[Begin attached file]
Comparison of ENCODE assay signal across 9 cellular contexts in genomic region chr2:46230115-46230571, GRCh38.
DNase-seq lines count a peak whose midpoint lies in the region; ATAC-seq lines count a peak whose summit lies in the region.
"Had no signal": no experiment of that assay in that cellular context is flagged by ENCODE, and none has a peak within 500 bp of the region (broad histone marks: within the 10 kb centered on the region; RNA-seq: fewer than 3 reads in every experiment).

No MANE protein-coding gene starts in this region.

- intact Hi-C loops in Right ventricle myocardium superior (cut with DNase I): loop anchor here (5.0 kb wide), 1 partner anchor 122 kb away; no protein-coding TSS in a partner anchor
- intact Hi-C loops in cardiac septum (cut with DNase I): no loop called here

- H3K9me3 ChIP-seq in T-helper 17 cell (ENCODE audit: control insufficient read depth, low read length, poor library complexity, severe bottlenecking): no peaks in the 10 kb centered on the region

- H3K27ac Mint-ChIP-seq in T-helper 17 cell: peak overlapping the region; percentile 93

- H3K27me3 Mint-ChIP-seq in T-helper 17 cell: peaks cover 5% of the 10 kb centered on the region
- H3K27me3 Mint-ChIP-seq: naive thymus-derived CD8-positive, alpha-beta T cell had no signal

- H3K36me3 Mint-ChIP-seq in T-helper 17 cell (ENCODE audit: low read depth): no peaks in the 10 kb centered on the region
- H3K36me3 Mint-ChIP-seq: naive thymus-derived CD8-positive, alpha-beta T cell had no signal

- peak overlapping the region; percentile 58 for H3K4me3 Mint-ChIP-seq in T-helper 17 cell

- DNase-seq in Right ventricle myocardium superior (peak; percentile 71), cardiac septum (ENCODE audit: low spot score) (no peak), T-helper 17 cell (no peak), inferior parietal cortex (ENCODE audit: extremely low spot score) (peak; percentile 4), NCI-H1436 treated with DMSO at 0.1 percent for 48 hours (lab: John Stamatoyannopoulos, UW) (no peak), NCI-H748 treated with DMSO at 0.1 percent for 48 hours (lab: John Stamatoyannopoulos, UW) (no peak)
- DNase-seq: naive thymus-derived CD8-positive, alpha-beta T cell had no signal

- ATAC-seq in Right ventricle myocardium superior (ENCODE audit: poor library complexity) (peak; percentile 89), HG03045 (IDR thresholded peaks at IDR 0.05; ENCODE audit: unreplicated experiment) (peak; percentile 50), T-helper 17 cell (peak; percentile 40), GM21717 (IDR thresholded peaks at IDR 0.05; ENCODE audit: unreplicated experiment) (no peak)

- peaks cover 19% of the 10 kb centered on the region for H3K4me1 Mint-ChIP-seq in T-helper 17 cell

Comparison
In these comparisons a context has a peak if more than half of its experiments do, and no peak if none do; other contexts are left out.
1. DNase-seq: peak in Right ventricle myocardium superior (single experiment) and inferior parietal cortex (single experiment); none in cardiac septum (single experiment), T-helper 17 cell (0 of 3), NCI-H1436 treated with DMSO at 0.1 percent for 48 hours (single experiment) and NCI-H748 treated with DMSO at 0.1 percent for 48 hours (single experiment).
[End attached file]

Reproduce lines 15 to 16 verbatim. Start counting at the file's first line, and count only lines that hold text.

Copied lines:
- DNase-seq: naive thymus-derived CD8-positive, alpha-beta T cell had no signal

- ATAC-seq in Right ventricle myocardium superior (ENCODE audit: poor library complexity) (peak; percentile 89), HG03045 (IDR thresholded peaks at IDR 0.05; ENCODE audit: unreplicated experiment) (peak; percentile 50), T-helper 17 cell (peak; percentile 40), GM21717 (IDR thresholded peaks at IDR 0.05; ENCODE audit: unreplicated experiment) (no peak)